Soviet physicists have decided to build the most powerful particle accelerator of its kind, a straight-line facility 20 kilometers or about 16 miles long. Its length could eventually be doubled.
The device will produce head-on collisions between electrons, which carry a negative electric charge, and positrons, their positively charged counterparts. Unlike the atom-smashers of an earlier era, which were designed to break atoms into their constituents, these head-on colliders create fireballs of energy from which a variety of exotic, short-lived particles materialize.
By learning the nature of such particles, physicists hope to piece together a valid theory for the composition of matter and its behavior during evolution of the universe.
The longest such machine now operating is the two-mile Stanford Linear Accelerator in Palo Alto, Calif. A 17-mile circular machine is being built at CERN, the European research center near Geneva.
Because of energy losses inherent in circular machines, however, the CERN collider will at best achieve only 100 billion electron volts - one tenth the energy envisioned for the Soviet linear device.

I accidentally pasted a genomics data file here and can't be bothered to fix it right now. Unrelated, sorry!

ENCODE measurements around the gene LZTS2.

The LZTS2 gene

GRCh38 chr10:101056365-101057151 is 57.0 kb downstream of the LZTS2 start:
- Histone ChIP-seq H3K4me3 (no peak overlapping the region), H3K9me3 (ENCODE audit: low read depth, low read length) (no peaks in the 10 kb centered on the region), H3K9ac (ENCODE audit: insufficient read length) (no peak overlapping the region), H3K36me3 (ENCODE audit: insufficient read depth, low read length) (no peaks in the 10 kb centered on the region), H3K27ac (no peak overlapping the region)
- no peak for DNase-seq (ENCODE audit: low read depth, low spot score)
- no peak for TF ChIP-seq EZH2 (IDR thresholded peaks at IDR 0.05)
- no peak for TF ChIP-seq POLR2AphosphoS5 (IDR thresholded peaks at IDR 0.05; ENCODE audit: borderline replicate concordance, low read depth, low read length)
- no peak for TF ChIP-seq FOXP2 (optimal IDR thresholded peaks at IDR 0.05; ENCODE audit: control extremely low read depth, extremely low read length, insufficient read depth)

A Superconducting Super Collider, a facility more than 50 miles in circumference that would collide protons accelerated to 20 trillion electron volts, has been proposed in the United States. A number of states are competing to play host to the machine.
While energies in the Stanford machine and other electron-positron colliders are less, by using beams of particles that presumably have no internal structure they lend themselves to critical experiments not possible with particles of complex composition, such as protons.
Dr. Burton Richter, director of the Stanford project, said experiments with the Stanford machine may begin next spring. …